The managers of the offices abroad also share a wealth of expertise - Philippe Wauters in Rio de Janerio, Ulf Eriksen in Shanghai, and Mike Hawe in Atlanta. 'All are guarantors that the best practices of servicing the forest industry over so many years will be continued by Westfal- Larsen Shipping,' says Mr Schumann Olsen.

Westfal-Larsen Shipping, by virtue of its experience in the industry, is one of the leading operators of open-hatch vessels. The prime focus of the business is unitised cargo, such as forest products and woodpulp, steel pipes and steel slabs, windmills and other project cargoes. The Westfal-Larsen fleet consists now of more than 21 modern open-hatch gantry crane vessels, with a 55,000 dwt newbuilding on order for delivery in 2010.

Most of these vessels have a crane-lifting capacity of 70 tonnes, offer rain protection for all-weather loading and discharging, and can offer between-deck cargo hold divisions. The vessels are owned by Masterbulk and operated by Westfal-Larsen Shipping.

The trade routes serviced by Westfal-Larsen Shipping are primarily from the fastest growing forestry production areas of South America. Vessels from these ports reach up to six monthly sailings to North Europe, US East Coast/US Gulf and Mediterranean ports. In addition, there are regular sailings from South-east Asia and China to Europe and North America. The combination of forestry and project cargoes yields optimum use of the vessels' cargo capacity and design features.

With a strategic base of regional offices worldwide, Westfal-Larsen Shipping plans to continue offering regular service from a number of ports. The goal is to supply high-quality transport and logistic services on a fixed schedule that can be flexible enough to accommodate clients' needs.

A vision for the future was a hallmark for the creation of Westfal-Larsen Shipping - the plan was always to optimise the focus on open-hatch gantry crane shipping and the possibilities it provides. When the demerger was agreed between the shareholders, the dry bulk shipping market was still at its peak - a boom never experienced before. However, the financial crisis that followed last year and into this year led to an unprecedented, almost instantaneous, collapse of shipping markets as the world economy slipped into a recession.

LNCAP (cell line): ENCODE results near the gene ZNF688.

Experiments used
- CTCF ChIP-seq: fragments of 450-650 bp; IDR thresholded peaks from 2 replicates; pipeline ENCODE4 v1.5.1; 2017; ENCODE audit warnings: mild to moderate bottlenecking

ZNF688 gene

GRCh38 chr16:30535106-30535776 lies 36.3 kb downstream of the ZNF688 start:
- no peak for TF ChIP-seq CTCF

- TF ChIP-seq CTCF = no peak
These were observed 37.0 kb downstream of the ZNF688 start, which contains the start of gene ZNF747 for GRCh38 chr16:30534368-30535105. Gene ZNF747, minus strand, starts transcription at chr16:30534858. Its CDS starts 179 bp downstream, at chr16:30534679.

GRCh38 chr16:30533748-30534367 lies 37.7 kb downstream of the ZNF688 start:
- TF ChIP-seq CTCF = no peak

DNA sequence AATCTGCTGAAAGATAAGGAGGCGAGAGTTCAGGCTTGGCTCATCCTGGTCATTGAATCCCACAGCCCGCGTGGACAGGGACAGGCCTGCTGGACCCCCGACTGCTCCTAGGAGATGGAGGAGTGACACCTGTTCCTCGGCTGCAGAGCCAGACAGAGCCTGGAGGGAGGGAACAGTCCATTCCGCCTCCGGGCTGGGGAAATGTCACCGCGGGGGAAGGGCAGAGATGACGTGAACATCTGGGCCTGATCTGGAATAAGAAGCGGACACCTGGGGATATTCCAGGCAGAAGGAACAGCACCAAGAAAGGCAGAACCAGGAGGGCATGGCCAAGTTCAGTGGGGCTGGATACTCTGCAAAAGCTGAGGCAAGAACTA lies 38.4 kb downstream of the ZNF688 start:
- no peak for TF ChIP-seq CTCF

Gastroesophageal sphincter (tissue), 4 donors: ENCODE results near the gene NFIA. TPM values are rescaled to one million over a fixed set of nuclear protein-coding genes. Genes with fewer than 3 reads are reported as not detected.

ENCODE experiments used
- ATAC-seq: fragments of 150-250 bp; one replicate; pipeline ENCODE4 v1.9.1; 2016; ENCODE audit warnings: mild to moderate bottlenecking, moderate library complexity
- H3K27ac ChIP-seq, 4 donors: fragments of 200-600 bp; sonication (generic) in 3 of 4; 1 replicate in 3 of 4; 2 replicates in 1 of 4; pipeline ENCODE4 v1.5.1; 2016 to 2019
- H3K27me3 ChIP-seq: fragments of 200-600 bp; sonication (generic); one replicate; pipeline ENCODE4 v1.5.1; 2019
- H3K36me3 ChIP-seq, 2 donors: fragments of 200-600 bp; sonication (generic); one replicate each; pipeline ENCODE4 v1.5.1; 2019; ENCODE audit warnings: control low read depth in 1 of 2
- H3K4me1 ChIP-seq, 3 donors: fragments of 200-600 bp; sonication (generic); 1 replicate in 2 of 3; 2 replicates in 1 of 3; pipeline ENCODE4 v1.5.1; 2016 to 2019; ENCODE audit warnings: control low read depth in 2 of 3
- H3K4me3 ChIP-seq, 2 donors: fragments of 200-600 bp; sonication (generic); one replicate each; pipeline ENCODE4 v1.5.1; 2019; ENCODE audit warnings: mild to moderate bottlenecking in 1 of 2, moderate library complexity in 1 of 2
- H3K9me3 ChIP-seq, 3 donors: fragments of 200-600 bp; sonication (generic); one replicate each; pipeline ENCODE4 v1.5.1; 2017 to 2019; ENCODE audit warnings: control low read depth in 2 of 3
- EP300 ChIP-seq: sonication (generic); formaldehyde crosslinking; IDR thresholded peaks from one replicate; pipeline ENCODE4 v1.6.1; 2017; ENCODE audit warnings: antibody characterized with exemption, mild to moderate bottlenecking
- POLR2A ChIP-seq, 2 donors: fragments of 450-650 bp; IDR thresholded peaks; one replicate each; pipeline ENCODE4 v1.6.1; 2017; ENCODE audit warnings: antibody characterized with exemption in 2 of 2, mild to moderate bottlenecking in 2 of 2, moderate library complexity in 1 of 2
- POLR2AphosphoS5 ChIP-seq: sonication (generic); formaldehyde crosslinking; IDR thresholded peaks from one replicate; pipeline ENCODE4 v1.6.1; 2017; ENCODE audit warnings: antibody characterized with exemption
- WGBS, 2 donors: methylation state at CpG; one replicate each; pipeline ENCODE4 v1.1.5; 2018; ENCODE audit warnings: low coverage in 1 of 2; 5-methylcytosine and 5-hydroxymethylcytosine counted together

'Against this, on the tonnage supply side, during the boom, a record number of bulk carriers were contracted,' Mr Schumann Olsen says. 'Due to the current shipping market, a lack of financing and delay of deliveries by shipyards, we have lately seen a great number of orders being cancelled. For the shipping industry, this is good news, as the tonnage overhang has depressed the outlook for the future.'

As for the forestry industry, from a shipping company's perspective, the crisis has amplified the trend shift from north to south, with more and more production now being based in the Southern Hemisphere. The weaker markets for forest products have increased the level of unpredictability and it is not uncommon for clients to fail to meet volume commitments.

'We see more and more volume moving from the newly established producing areas into the well-established markets like Europe and the US,' says Mr Schumann Olsen. 'These volumes are replacing local production in these regions. There will definitely be a need for quality transport of large volumes in the future to cater to this trend. The specialised open-hatch gantry crane vessel will be in demand now and into the coming years.'

With one of the most modern open-hatch fleets, Westfal-Larsen Shipping stands to meet its goal of once again becoming one of the main players in this market.

The writer is president and CEO of Masterbulk Pte Ltd